Use this URL to cite or link to this record in EThOS: http://ethos.bl.uk/OrderDetails.do?uin=uk.bl.ethos.556265
Title: The company promoter in London 1877-1914
Author: Nye, James Gregor David
Awarding Body: King's College London (University of London)
Current Institution: King's College London (University of London)
Date of Award: 2011
Availability of Full Text:
Access from EThOS:
Abstract:
The company promoter has a very poor reputation, in part a legacy of the fall from grace of celebrity figures who made headlines over a long period with a succession of frauds or high-profile bankruptcies. Their companies failed and investors lost heavily. The real-life architects (Baron Grant, John Sadleir, Horatio Bottomley and many others) in turn influenced the creation of a cast of fictional characters, from Merdle in Little Dorrit, through Melmotte in The Way We Live Now to Ponderevo in Tono-Bungay and beyond. The 1890s were the promoter's heyday, particularly the second half, coinciding with the mushrooming of a specialist financial press that enjoyed a symbiotic and often corrupt relationship with the promoters - extracting hush money to suppress critical articles or bungs for uncritical puffery - in a world where the insider was king, and accepted without question. The confrontational milieu of competition on all sides and an unhealthy promoter/press relationship tended to reinforce negative perceptions about the promoter. His success rate was low, and many went bankrupt: the word 'promoter' appears most frequently in the Financial Times from its inception through to the Great War in paragraphs headed something like 'Failure of a Company Promoter'. Subsequent commentators have focused on the charismatic but flawed celebrities and on the large numbers of companies wound-up each year, inferring large-scale fraud. We argue that the majority of promoters were not engaged in fraud. True, they may not have had great success, but this was more 'cock-up than conspiracy'. The contrast needs to be drawn between the occasional meteoric figures and the less well-known promoters, pictured in 1914 by the Financial Times travelling nervously by taximeter cab to a bankruptcy meeting.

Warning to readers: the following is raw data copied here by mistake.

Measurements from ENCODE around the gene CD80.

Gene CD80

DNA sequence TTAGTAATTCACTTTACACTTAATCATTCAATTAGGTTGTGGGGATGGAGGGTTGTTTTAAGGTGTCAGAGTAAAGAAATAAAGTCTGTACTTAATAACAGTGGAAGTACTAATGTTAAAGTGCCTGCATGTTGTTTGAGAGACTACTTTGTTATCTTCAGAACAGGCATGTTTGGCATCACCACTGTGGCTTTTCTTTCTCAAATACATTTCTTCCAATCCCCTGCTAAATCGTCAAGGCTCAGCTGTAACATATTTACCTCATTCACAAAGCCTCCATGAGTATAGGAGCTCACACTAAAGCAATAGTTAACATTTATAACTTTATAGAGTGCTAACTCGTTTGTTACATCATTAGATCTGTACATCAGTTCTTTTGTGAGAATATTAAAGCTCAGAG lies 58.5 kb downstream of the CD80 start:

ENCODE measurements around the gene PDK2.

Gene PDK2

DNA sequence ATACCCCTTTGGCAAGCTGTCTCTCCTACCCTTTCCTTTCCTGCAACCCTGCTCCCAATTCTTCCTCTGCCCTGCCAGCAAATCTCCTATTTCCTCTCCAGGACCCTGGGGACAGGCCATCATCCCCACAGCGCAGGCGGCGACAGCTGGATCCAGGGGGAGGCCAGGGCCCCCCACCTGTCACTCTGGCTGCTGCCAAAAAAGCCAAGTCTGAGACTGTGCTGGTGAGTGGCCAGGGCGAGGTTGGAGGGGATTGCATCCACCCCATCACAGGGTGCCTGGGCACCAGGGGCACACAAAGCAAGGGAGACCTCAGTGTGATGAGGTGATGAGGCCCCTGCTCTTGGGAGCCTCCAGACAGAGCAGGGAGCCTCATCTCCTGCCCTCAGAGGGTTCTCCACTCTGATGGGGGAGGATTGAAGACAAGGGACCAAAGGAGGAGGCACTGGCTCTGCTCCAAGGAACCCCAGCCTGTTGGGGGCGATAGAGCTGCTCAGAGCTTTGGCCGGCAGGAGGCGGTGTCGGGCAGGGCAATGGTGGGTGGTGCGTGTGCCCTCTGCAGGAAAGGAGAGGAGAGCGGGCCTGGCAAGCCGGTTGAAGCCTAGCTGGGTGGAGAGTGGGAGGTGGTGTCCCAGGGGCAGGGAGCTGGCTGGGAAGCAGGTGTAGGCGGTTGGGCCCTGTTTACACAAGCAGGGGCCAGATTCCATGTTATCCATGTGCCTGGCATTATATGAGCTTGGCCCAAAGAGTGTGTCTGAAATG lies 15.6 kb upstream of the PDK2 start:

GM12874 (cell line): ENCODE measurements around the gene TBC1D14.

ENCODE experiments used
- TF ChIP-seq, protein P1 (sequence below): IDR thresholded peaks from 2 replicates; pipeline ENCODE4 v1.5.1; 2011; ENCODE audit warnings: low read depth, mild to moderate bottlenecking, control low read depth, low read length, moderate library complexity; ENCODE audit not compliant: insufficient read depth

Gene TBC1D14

Supervisor: Not available Sponsor: Not available
Qualification Name: Thesis (Ph.D.) Qualification Level: Doctoral
EThOS ID: uk.bl.ethos.556265  DOI: Not available
Share: